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Parliament sits following historic Supreme Court decision
25 September 2019, 08:05
Prime Minister Boris Johnson is expected back in Parliament later to face further calls to resign after his suspension of Parliament was found to be unlawful.
In the wake of the Supreme Court ruling, Commons Speaker John Bercow announced Parliament would sit again on Wednesday from 11:30 am.
Commons Speaker John Bercow, speaking as Parliament resumed, told MPs: "Colleagues, welcome back to our place of work."
Attorney General Geoffrey Cox said the Government accepts the Supreme Court judgment, but insists the Government acted "in good faith".
Attorney-General Geoffrey Cox says that if every time he lost a case he was called to resign then he would probably never have had a practice.— Theo Usherwood (@theousherwood) September 25, 2019
Speaking in the Commons, he said: "If every time I lost a case, I was called upon to resign, I would probably never have had a practice."
He added: "The Government accepts the judgment, and accepts that it lost the case and, at all times, the Government acted in good faith and in the belief that its approach was both lawful and constitutional.
"These are complex matters on which senior and distinguished lawyers will disagree."
So parliament has started sitting again - but Government attitude so far doesn’t bode well.— Caroline Lucas (@CarolineLucas) September 25, 2019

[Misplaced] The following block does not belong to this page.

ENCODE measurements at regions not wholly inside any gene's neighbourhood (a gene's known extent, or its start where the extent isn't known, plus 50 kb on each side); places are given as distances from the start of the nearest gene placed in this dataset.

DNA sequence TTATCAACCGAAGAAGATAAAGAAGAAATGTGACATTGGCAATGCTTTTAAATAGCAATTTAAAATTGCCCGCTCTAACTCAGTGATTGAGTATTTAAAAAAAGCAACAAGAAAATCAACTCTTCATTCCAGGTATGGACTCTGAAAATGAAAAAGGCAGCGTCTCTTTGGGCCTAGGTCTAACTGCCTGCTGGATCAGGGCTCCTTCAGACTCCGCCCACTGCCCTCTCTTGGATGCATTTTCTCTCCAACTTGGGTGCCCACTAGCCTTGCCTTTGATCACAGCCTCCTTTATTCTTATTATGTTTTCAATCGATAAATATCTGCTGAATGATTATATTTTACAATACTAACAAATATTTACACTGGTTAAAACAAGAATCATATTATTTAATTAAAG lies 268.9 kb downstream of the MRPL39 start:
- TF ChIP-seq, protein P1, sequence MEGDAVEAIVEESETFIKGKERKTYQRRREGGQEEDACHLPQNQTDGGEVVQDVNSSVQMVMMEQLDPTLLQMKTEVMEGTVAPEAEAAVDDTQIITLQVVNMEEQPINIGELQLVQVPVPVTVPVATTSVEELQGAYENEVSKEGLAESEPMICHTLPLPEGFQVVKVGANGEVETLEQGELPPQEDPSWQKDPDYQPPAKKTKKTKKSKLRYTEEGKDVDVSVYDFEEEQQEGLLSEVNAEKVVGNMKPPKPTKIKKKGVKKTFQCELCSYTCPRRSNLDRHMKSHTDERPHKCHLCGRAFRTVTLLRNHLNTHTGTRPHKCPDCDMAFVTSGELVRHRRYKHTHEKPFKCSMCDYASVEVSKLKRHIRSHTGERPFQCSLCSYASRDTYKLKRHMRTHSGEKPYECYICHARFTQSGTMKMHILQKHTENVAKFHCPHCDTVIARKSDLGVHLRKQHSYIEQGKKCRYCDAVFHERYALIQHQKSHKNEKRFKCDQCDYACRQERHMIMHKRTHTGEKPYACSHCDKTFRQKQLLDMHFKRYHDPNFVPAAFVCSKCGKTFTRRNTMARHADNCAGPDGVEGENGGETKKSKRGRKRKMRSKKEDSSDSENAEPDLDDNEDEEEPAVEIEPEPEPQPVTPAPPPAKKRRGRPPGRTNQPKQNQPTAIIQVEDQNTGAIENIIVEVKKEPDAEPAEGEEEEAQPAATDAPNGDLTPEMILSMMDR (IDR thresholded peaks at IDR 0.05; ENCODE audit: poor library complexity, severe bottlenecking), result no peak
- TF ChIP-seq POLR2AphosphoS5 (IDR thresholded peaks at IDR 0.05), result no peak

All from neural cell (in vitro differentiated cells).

Depressing to see the Attorney General to treat the issue of the #SupremeCourt ruling on the unlawfulness of prorogation with such levity and lack of humility.
Mr Johnson told reporters he disagrees with the Supreme Court ruling, while Downing Street insisted there was no question of him standing aside, despite the Supreme Court ruling on Tuesday there was no "reasonable justification" for his advice to the Queen to prorogue Parliament for five weeks.
The usual weekly session of Prime Minister's Questions won't take place, but Speaker John Bercow says MPs will be able to scrutinise the decision to suspend Parliament.
The Commons order paper for Wednesday was ambiguous.
Shadow cabinet office minister Jon Trickett indicated they would be seeking to bring Mr Johnson to the Commons chamber to account for his actions.
"We want to hear what legal advice he was acting on, why he ended up in court and being ruled in this quite extraordinary way," he said.
"As the debate goes on and we hear the answers, clearly we will be wondering and making decisions on how to proceed next."
Mr Rees-Mogg will set out the business for the week on Wednesday, a Government source said.
Mr Johnson meanwhile has said he still wants to go ahead with a new Queen's Speech setting out the Government's legislative programme - his stated reason for seeking a prorogation.
His comments suggest that he could potentially seek another prorogation - something he has not ruled out.